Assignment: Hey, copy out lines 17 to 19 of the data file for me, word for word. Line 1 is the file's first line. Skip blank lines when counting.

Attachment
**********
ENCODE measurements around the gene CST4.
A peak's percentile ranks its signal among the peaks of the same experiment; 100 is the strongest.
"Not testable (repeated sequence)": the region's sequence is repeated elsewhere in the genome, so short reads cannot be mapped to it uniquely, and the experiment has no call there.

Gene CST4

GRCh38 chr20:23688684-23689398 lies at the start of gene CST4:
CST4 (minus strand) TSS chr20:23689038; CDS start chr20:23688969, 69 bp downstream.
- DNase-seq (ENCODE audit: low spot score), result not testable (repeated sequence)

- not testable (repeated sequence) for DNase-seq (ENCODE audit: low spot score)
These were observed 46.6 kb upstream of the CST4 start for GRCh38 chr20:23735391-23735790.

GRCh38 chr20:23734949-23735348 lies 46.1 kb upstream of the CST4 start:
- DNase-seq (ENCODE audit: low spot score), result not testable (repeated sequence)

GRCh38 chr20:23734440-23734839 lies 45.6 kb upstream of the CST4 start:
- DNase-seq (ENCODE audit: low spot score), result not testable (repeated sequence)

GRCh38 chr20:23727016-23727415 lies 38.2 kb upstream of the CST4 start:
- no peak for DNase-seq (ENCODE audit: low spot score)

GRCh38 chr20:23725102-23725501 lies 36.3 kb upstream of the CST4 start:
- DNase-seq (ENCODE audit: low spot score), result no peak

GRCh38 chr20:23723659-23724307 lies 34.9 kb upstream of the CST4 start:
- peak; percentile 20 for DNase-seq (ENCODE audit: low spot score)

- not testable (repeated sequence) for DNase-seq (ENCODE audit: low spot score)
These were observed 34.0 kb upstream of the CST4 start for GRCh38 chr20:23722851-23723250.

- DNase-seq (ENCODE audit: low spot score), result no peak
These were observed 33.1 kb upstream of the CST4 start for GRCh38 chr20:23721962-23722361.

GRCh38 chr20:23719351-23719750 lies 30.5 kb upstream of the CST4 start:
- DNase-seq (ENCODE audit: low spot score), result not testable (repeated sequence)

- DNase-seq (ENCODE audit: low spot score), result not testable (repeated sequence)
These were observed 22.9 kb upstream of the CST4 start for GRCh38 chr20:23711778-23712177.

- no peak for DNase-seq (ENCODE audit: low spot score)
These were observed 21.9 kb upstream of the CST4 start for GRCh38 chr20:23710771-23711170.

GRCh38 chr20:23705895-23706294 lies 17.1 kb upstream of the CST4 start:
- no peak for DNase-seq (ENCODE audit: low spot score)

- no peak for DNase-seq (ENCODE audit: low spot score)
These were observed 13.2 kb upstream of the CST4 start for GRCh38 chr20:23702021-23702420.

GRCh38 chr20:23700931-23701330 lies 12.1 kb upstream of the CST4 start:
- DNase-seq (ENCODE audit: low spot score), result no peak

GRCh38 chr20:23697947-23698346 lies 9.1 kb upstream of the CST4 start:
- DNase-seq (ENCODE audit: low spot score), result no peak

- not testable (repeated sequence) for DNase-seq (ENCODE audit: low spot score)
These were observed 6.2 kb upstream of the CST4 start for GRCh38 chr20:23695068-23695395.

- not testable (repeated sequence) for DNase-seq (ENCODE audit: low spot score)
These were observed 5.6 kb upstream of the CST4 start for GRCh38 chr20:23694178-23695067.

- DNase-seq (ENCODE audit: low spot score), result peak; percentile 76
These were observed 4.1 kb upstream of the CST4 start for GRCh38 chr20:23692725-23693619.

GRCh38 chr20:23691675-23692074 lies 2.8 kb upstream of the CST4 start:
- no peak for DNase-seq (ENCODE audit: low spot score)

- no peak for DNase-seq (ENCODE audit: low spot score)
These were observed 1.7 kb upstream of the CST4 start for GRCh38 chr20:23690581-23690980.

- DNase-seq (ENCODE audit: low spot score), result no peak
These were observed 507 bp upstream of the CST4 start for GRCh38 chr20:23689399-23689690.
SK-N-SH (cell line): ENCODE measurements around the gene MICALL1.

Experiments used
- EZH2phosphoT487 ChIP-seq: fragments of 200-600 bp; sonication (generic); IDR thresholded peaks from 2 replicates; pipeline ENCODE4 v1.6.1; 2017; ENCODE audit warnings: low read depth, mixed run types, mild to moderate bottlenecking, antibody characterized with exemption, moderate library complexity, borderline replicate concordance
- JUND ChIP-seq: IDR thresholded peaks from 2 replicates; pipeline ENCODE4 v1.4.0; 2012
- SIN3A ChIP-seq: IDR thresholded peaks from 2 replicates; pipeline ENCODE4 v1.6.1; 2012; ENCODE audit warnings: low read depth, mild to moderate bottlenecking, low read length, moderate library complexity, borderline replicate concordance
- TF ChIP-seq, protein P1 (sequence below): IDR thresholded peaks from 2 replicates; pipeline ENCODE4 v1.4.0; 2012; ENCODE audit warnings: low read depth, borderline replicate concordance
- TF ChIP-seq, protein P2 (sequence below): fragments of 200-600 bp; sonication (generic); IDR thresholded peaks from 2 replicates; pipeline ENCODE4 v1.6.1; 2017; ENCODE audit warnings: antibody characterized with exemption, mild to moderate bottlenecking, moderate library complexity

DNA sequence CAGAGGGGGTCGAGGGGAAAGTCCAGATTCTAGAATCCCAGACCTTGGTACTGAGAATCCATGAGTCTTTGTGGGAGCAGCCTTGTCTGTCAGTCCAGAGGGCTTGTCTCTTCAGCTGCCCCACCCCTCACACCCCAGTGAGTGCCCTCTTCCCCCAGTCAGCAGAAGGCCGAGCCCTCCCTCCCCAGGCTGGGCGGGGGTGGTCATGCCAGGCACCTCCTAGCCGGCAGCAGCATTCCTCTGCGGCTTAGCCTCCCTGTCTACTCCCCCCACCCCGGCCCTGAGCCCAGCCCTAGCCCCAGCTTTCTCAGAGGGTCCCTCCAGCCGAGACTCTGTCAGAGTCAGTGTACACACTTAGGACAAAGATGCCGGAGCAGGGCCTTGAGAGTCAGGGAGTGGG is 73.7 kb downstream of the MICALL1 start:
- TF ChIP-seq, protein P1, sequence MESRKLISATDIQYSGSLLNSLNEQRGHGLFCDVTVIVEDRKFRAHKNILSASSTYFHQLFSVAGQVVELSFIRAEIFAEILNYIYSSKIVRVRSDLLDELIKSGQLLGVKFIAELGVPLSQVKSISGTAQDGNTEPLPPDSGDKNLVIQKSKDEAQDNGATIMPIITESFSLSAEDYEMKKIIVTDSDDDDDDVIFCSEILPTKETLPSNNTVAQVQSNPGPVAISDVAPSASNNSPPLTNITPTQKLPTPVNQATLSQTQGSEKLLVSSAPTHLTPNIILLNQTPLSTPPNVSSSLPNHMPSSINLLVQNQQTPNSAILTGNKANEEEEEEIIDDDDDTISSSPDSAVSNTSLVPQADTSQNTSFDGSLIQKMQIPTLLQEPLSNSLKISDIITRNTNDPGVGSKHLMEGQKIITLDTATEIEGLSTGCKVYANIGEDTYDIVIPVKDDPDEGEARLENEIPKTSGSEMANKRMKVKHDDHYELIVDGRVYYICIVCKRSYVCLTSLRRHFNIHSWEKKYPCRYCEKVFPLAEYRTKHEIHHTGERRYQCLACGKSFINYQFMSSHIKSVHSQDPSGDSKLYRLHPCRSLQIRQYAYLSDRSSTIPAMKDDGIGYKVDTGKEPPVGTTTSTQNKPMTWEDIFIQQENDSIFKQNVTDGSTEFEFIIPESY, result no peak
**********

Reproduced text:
- DNase-seq (ENCODE audit: low spot score), result no peak

GRCh38 chr20:23723659-23724307 lies 34.9 kb upstream of the CST4 start:
- peak; percentile 20 for DNase-seq (ENCODE audit: low spot score)